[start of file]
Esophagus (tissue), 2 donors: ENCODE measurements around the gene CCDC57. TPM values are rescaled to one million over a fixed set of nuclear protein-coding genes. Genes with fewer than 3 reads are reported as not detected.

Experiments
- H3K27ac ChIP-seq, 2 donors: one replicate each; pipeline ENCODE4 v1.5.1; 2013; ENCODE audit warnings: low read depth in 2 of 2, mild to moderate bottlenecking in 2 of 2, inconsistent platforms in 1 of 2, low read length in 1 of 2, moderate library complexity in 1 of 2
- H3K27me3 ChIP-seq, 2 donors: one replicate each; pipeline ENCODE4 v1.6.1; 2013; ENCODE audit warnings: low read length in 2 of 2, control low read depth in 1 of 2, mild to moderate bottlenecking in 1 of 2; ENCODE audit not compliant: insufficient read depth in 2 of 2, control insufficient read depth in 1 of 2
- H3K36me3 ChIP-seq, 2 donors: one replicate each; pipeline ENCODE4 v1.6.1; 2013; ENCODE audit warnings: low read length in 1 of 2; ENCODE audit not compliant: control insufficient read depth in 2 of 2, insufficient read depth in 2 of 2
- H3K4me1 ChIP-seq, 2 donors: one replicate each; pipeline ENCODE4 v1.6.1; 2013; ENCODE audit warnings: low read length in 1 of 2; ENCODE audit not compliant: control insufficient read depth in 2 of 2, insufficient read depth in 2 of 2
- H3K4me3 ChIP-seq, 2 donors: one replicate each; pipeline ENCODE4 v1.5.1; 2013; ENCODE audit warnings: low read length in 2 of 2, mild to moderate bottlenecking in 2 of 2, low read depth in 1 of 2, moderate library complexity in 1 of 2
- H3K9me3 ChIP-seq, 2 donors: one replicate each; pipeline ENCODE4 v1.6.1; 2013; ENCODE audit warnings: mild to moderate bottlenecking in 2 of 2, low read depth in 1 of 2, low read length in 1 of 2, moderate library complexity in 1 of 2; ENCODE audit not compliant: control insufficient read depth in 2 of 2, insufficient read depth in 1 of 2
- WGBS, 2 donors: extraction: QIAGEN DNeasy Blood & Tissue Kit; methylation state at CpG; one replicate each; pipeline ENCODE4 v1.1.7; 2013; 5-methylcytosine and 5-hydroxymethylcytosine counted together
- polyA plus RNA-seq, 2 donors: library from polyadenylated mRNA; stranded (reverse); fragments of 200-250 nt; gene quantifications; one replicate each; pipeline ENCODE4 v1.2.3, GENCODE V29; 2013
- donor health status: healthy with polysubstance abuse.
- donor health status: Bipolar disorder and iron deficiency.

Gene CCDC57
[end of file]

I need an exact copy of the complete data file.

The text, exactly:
Esophagus (tissue), 2 donors: ENCODE measurements around the gene CCDC57. TPM values are rescaled to one million over a fixed set of nuclear protein-coding genes. Genes with fewer than 3 reads are reported as not detected.

Experiments
- H3K27ac ChIP-seq, 2 donors: one replicate each; pipeline ENCODE4 v1.5.1; 2013; ENCODE audit warnings: low read depth in 2 of 2, mild to moderate bottlenecking in 2 of 2, inconsistent platforms in 1 of 2, low read length in 1 of 2, moderate library complexity in 1 of 2
- H3K27me3 ChIP-seq, 2 donors: one replicate each; pipeline ENCODE4 v1.6.1; 2013; ENCODE audit warnings: low read length in 2 of 2, control low read depth in 1 of 2, mild to moderate bottlenecking in 1 of 2; ENCODE audit not compliant: insufficient read depth in 2 of 2, control insufficient read depth in 1 of 2
- H3K36me3 ChIP-seq, 2 donors: one replicate each; pipeline ENCODE4 v1.6.1; 2013; ENCODE audit warnings: low read length in 1 of 2; ENCODE audit not compliant: control insufficient read depth in 2 of 2, insufficient read depth in 2 of 2
- H3K4me1 ChIP-seq, 2 donors: one replicate each; pipeline ENCODE4 v1.6.1; 2013; ENCODE audit warnings: low read length in 1 of 2; ENCODE audit not compliant: control insufficient read depth in 2 of 2, insufficient read depth in 2 of 2
- H3K4me3 ChIP-seq, 2 donors: one replicate each; pipeline ENCODE4 v1.5.1; 2013; ENCODE audit warnings: low read length in 2 of 2, mild to moderate bottlenecking in 2 of 2, low read depth in 1 of 2, moderate library complexity in 1 of 2
- H3K9me3 ChIP-seq, 2 donors: one replicate each; pipeline ENCODE4 v1.6.1; 2013; ENCODE audit warnings: mild to moderate bottlenecking in 2 of 2, low read depth in 1 of 2, low read length in 1 of 2, moderate library complexity in 1 of 2; ENCODE audit not compliant: control insufficient read depth in 2 of 2, insufficient read depth in 1 of 2
- WGBS, 2 donors: extraction: QIAGEN DNeasy Blood & Tissue Kit; methylation state at CpG; one replicate each; pipeline ENCODE4 v1.1.7; 2013; 5-methylcytosine and 5-hydroxymethylcytosine counted together
- polyA plus RNA-seq, 2 donors: library from polyadenylated mRNA; stranded (reverse); fragments of 200-250 nt; gene quantifications; one replicate each; pipeline ENCODE4 v1.2.3, GENCODE V29; 2013
- donor health status: healthy with polysubstance abuse.
- donor health status: Bipolar disorder and iron deficiency.

Gene CCDC57